What Will Make The Users Happy? Five Key Elements Of Great UX Design

There’s no doubt that the sole motive behind a good user experience UX is to make users feel good about your product. Designers and programmers must keep their users in mind; that’s the only way to create truly innovative and rewarding solutions.

Steve Krug’s book “Don’t Make Me Think” details a common-sense approach to user experience. When asked what makes a website or an application interactive and easy to use, Krug answers, “don’t let the users think.”

To make your site interactive and attractive, you need to master the art of solving usability problems. Usability means ensuring that something works well and that users of average ability can use the product for their intended purposes without getting frustrated.

Below we look at five key elements of a superior user experience design:

1. Information Architecture

Information architecture denotes the model of organizing and labeling applications, software, and websites to ensure usability, easy tracking of information, and faster completion of tasks. Information architecture provides a structure that integrates content with the overall functionality of the platform.

In its simplest form, information architecture is how we arrange parts of something to make them understandable. In most cases, businesses avoid restructuring their websites because it demands additional resources and efforts – and may seem like a better deal to copy the structure of other sites.

Either way, you’re losing out a lot.

The following three elements need to be integrated into the overall UX design and web functionality to create the best user experience. Information architecture broadly captures users, context, and content. Information architecture is the core of a digital product that ramps up SEO efforts and cultivates better sitemaps.

  • Users. This is the target audience looking for specific information or products on your site. To begin with, you can design the user experience of your minimum viable product MVP for actionable insights.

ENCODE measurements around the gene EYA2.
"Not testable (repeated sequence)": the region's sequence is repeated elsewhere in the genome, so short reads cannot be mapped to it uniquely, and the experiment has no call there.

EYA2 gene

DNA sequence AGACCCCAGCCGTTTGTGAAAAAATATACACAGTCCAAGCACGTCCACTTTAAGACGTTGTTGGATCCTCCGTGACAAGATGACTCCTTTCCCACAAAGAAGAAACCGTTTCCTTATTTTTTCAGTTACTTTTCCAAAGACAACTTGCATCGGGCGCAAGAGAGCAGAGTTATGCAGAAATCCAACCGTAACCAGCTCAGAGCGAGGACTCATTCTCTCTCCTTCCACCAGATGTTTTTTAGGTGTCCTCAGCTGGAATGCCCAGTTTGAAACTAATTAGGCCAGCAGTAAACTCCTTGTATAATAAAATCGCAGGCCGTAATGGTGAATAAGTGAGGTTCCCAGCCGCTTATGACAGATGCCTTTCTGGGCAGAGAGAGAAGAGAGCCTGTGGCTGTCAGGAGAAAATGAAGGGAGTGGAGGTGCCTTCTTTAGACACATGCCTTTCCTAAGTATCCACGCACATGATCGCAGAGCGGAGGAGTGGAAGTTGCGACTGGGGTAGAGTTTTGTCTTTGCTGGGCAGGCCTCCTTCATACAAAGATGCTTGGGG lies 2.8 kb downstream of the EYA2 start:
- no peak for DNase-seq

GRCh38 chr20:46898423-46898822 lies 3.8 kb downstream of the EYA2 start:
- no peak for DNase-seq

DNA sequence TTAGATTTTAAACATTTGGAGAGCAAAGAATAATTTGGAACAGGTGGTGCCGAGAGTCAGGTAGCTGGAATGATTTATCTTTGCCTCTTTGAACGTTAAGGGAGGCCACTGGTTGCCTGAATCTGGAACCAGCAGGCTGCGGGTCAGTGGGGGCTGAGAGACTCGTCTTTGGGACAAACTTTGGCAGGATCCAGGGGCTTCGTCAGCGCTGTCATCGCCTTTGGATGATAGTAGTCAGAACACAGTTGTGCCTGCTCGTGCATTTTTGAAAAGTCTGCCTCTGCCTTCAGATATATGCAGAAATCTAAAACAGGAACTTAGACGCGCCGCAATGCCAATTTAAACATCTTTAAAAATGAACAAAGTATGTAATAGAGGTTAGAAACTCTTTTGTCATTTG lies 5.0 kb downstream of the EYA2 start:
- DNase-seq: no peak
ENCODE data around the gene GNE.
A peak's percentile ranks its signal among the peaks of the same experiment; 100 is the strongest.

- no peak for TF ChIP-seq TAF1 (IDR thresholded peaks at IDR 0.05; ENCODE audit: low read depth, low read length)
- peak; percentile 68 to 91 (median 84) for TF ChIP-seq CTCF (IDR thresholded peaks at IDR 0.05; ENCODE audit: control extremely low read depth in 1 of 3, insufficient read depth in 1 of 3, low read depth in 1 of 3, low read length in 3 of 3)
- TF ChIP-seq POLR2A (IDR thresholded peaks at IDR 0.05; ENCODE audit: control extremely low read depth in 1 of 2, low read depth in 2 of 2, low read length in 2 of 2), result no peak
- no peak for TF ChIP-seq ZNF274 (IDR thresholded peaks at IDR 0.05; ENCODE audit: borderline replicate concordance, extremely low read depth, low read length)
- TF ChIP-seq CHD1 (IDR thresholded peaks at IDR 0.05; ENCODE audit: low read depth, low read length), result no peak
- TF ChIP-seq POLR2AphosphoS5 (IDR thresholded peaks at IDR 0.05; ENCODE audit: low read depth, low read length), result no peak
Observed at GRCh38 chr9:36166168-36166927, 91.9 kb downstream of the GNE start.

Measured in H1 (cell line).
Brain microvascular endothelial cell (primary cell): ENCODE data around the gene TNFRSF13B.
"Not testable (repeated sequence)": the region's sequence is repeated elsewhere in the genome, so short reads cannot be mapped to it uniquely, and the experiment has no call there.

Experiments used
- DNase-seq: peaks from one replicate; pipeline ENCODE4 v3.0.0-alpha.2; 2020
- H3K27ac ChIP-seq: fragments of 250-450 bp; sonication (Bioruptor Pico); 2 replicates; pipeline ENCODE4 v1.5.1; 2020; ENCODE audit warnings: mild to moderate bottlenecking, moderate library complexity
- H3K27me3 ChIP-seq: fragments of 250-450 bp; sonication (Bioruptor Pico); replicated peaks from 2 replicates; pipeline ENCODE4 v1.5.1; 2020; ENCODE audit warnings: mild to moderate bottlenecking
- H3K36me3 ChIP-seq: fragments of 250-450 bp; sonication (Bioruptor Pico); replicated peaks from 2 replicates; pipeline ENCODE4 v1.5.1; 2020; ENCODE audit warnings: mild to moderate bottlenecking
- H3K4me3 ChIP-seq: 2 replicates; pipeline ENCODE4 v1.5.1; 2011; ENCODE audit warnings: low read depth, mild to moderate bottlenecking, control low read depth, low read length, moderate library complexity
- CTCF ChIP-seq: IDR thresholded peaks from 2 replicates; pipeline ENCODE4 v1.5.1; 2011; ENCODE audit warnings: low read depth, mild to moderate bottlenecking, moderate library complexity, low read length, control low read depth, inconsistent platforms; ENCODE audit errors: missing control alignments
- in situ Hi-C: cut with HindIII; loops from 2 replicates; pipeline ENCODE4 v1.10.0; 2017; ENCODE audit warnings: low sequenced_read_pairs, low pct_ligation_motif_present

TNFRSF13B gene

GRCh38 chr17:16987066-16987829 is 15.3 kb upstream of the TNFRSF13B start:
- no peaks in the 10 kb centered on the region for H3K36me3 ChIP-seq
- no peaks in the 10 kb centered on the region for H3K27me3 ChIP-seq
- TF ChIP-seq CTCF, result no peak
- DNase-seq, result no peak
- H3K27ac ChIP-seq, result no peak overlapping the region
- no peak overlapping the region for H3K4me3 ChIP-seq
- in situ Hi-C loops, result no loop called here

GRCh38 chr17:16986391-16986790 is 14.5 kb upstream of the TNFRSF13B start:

• Context. This captures the information or content and its relevance to the target audience. Ensure the message you convey is clear and loud.
  • Content. It’s crucial to ensure that every element of your content, that’s: images, icons, text, and illustrations, all work in a unified way to engage the target audience at every touch.

The above three elements are crucial ingredients for a powerful UX design process.

2. Interaction Oriented Design

The main objective of interaction-oriented design is the interaction between the design and its users in terms of sound, feel, and aesthetics. Interactive design centers on user behavior and personalizing user experiences.

Four elements define a good interaction design:

  • Words. Every design captures call-to-action buttons. The words used for these icons and buttons should be understandable, actionable, and simple.
  • Visual presentation. Visual presentation denotes the use of imagery and icons that depict the intent of the words accompanying this imagery.
  • Designing for touchpoints. The design must be valid across different platforms. Whether a person uses a smartphone, tablet, laptop, or desktop computer, the user experience must adapt to the needs of several endpoints and platforms.
  • Response. Response refers to how quickly a user’s request or action gets approved or acknowledged. If a user clicks on an icon, the intended outcome must reflect without delays.

There’s no doubt that interaction-oriented design transforms usability in unique and powerful ways!

3. Usability Aligned Design

Usability is a central component of UX that enables users to attain their goals without confusing these end goals. One critical element of a great user experience design is to achieve the user’s goals and needs without confusing them in any way.

A classic example is Netflix, a video streaming platform that takes the backseat when it comes to usability. Netflix autoplay feature has a usability issue since the slightest hovering on the thumbnail triggers “play” mode. Although the autoplay feature highlights new content, dark UX design patterns attract unsatisfactory user experiences.